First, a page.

Thursday, November 01, 2007


Jury Awards Father Nearly $11 Million in Funeral Protesters Case

The father of a fallen Marine was awarded nearly $11 million Wednesday in damages by a jury that found leaders of a fundamentalist church had invaded the family's privacy and inflicted emotional distress when they picketed the Marine's funeral.

The jury first awarded $2.9 million in compensatory damages. It returned later in the afternoon with its decision to award $6 million in punitive damages for invasion of privacy and $2 million for causing emotional distress to the Marine's father, Albert Snyder of York, Pa.
Snyder sued the Kansas-based Westboro Baptist Church for unspecified monetary damages after members staged a demonstration at the March 2006 funeral of his son, Lance Cpl. Matthew Snyder, who was killed in Iraq.

The defense said it planned to appeal and one of the church's leaders, Shirley Phelps-Roper, said the members would continue their pickets of military funerals.

Church members believe that U.S. deaths in the war in Iraq are punishment for the nation's tolerance of homosexuality.

Before the jury began deliberating the size of punitive damages, U.S. District Judge Richard Bennett noted the size of the compensatory award "far exceeds the net worth of the defendants," according to financial statements filed with the court.

Snyder sobbed when he heard the first verdict, while members of the church greeted the news with tightlipped smiles.

Church members routinely picket funerals of military personnel killed in Iraq and Afghanistan, carrying signs such as "Thank God for dead soldiers" and "God hates fags."

A number of states have passed laws regarding funeral protests, and Congress has passed a law prohibiting such protests at federal cemeteries, but the Maryland lawsuit is believed to be the first filed by the family of a fallen serviceman.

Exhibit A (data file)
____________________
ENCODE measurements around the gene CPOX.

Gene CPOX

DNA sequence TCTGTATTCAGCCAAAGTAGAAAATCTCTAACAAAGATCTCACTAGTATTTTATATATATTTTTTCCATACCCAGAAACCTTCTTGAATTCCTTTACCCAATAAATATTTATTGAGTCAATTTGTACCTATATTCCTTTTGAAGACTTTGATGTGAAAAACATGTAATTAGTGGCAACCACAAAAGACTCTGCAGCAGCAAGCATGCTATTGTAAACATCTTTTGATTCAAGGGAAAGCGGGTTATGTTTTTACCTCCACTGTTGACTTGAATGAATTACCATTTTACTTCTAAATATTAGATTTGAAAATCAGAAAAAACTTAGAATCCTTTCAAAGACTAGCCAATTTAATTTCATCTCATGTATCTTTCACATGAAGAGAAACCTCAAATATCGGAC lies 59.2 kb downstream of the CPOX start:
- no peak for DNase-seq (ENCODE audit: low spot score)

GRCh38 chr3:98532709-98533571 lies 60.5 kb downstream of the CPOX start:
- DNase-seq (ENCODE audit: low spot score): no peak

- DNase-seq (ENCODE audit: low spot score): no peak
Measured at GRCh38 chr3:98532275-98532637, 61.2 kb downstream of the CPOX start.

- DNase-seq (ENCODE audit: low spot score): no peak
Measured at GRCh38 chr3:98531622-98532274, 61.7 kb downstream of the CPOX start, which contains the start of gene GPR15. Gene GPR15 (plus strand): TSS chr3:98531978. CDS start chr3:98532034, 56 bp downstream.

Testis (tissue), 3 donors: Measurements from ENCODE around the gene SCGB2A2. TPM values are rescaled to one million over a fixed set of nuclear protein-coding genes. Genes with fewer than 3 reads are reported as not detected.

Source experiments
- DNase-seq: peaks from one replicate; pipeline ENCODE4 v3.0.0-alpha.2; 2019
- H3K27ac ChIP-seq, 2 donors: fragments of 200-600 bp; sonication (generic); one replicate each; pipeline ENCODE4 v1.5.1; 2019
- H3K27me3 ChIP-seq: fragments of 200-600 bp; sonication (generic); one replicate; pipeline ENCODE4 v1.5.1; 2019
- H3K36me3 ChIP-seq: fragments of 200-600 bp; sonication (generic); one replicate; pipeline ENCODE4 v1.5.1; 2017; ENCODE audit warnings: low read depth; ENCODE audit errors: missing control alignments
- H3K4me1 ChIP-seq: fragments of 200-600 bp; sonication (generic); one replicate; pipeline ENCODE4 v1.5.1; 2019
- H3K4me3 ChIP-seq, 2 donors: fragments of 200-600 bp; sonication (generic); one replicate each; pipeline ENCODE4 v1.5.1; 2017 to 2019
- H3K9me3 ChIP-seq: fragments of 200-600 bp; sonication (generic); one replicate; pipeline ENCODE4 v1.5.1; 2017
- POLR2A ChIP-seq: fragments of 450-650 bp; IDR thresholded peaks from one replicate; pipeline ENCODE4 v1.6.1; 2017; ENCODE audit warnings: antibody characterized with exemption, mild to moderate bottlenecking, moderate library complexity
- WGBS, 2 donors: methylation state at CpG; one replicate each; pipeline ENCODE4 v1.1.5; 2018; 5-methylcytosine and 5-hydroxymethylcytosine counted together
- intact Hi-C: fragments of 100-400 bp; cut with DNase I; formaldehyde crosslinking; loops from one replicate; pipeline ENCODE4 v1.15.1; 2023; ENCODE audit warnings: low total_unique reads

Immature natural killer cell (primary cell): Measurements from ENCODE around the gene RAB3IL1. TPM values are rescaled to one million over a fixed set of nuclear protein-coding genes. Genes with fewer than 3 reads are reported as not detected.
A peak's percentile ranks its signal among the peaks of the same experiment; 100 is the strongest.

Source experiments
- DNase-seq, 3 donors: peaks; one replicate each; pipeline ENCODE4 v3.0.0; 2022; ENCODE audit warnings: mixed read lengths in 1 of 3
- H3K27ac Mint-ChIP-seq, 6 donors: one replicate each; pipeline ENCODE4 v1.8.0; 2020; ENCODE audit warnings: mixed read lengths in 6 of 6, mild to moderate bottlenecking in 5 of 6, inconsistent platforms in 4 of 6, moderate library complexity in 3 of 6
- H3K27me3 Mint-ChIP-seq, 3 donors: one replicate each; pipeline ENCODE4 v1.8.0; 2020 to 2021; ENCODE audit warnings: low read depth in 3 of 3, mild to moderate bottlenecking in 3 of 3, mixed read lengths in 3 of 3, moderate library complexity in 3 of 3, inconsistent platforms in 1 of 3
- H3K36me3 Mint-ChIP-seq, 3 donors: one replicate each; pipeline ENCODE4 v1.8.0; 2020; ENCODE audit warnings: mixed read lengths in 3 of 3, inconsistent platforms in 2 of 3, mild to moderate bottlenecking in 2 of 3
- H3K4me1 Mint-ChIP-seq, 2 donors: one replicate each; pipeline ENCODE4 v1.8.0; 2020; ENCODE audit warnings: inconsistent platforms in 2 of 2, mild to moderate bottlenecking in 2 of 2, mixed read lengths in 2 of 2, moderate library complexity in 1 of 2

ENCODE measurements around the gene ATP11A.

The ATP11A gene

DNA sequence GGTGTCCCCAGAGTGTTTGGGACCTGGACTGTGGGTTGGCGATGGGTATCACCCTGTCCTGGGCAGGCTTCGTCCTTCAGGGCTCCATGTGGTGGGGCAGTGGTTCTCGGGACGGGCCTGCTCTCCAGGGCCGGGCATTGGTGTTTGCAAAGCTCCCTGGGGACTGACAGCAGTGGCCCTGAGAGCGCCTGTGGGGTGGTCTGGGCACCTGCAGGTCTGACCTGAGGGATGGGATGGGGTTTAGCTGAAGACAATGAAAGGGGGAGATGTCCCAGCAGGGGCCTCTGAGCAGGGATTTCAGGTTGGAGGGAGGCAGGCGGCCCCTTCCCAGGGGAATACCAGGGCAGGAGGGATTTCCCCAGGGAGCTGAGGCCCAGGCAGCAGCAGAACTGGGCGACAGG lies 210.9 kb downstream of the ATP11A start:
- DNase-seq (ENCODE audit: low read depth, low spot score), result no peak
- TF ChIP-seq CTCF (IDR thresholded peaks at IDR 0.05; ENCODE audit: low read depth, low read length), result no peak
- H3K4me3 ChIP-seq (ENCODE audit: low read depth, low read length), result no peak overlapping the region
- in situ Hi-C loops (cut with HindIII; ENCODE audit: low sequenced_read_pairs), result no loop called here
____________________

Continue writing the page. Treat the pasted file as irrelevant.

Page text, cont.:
Blogger Pat said...

I just hope this judgment holds all the way through the appelate process. These nasty people have to be prevented from doing this to the grieving. They have no right to do this to them. The best way to prevent them from continuing is to remove their ability to move about the country. That takes money to do that. I am very happy for this soldier's father.

6:24 AM  
Anonymous Anonymous said...

Pat I know how you feel about this, I'd love to have 5 minutes alone with any ONE of these vile creatures BUT I'm not sure about this judgement. I'm kinda winging it here since I haven't read this article, but couldn't we just keep these subhumans 1000 ft. away from the funeral?
I really hesitate to criminalize any type of speech, especially political speech like this. If I've missed something VITAL in the article, let me have it with both barrels please.

Back to my roast and veggies. Lemme see 3 hrs. @ 345 degrees...


2:50 PM  
Anonymous prairieson said...

Remember the "Reverend" from "Poltergeist"? Doesn't Phelps bear a strong resemblance to him?

No, on second thought, the guy from Poltergeist was more likable.

I hope these judgments stand up to appeal. Maybe it will finally put a halt to these disgusting protests.


3:53 PM  
Anonymous Anonymous said...

Back at the time of the Sago Mine disaster in West Va., there had been some talk about Phelps and his crew going to the small town of Sago to picket the funerals of the miners. I saw this on Free republic. The story quoted a woman who's husbands faimly lived in Sago. The woman was quoated as saying her husband had heard from surviving family members and others in Sago that "If those people come down here somebodys going to get killed''. Phelps and his crew decided to stay away. J'Mac

10:28 AM  

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